Audi 50

The Audi 50 played an important part in the history of the Volkswagen Polo. Born into a energy crisis-hit world, the smallest production Audi ever built soon had a cheaper and more popular sister to play with, as Volkswagen launched its own less expensive version. Setting a template for the premium supermini, the 50 was a test bed for many technological developments and ultimately gave its life for the baby VW. Here we chronicle the history of Audi’s forgotten supermini

Landmark date
30 August 1974 is a landmark date in Volkswagen Polo history. It was on this date 36 years ago that the smallest-ever Audi was launched. The Audi 50 was a two-door car with a new and increasingly fashionable opening rear hatchback. The small car was designed and developed by Audi engineers at the company’s headquarters at Ingolstadt and due to the mass market production numbers, was to be built at Volkswagen’s plant in Wolfsburg. The 50 was presented to an expectant worldwide motoring press in Sardinia in September of that year.

Following on from the Audi 80’s launch in 1972 and the company’s larger 100 and 200 models, the 50’s sloping tail with its opening door was something of a departure, as all the other models in its range were conventionally-styled saloon cars. Showcasing much modern technology, it was rumoured that a cheaper Volkswagen version may appear (no doubt due to the Wolfsburg build connection), but the new, as yet un-named small VW was still a year from release.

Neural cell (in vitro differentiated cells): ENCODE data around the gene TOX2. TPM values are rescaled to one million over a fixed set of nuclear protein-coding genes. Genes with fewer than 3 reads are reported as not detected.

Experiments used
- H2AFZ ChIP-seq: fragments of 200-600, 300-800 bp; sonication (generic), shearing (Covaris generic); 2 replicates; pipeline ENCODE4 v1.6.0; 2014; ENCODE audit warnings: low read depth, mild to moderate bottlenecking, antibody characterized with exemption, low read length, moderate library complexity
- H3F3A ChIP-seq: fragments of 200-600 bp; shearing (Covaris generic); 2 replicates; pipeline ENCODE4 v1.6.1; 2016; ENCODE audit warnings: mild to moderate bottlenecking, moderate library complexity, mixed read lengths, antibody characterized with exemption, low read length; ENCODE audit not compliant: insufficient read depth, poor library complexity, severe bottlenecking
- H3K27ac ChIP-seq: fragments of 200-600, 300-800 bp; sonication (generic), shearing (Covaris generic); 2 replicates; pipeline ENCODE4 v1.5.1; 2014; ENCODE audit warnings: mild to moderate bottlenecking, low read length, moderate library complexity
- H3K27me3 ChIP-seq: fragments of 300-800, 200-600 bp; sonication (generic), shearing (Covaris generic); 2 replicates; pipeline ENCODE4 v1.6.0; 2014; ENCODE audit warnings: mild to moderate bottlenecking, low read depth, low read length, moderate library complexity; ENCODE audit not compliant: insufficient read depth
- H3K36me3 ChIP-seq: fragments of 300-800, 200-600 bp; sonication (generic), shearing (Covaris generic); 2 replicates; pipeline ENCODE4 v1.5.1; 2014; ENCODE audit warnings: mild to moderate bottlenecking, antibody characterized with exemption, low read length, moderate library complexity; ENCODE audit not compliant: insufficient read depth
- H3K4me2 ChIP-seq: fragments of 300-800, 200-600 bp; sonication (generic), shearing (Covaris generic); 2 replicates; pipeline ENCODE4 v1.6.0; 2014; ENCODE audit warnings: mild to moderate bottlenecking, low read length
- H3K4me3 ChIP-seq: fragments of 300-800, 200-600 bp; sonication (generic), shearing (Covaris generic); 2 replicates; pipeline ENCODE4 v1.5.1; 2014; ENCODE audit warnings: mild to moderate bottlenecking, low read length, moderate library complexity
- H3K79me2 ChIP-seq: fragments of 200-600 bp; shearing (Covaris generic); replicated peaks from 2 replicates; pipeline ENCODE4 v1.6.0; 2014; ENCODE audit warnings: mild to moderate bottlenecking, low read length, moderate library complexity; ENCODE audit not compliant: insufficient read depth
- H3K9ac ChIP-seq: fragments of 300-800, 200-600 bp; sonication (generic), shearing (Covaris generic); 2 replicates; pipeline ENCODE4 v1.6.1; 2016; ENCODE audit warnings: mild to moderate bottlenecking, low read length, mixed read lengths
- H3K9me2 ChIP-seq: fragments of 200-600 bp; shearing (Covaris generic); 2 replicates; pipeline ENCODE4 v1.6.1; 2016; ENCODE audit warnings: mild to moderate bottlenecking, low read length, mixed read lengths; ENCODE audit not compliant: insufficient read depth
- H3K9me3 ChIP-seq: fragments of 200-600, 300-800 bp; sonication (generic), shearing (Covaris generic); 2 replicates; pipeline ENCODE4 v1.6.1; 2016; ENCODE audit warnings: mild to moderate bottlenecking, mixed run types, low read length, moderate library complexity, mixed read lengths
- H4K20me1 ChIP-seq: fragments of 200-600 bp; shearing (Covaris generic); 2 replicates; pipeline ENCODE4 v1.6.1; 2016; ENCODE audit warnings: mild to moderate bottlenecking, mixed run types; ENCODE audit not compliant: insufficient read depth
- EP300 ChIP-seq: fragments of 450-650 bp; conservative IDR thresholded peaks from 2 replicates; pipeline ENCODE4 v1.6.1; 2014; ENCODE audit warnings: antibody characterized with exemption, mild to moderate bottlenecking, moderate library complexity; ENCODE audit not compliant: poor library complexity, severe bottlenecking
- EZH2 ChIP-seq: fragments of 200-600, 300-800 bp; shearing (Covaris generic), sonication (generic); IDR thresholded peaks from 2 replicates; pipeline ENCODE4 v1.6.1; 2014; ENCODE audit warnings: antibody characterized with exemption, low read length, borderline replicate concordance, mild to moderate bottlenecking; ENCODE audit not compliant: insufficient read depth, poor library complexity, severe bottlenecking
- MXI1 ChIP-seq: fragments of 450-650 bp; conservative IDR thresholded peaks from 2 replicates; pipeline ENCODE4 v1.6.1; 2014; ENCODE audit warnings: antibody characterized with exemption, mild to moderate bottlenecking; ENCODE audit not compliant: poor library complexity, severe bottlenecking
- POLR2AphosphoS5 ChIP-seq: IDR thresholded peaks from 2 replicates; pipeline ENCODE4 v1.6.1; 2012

Volkswagen launched a raft of new models in 1973 and 1974, though; the Passat appeared first, followed by the Scirocco and then the Golf. These new water-cooled cars charged with taking the hopes of a new generation of Volkswagen management used Audi technology too, with engines and drivetrains being commonly shared. Making its first public appearance at the Paris Auto Salon in the autumn of 1974, the new small Audi was introduced to prospective continental buyers on 26 October 1974.

Tight brief
Produced to a tight brief with maximum length and weight stiplulations of 11ft 6in and 700kg respectively, development of the car began in 1971. Volkswagen Group chairman Rudolf Leiding and Audi design team leader Ludwig Kraus were happy with the result – length was exactly 11ft 6in and the weight was 15kg under the suggested 700kg. The pretty design of the car was the in-house work of Kraus and his team, although sources have since stated that both Italian designer Marcello Gandini and design house Bertoné were called upon to give an opinion.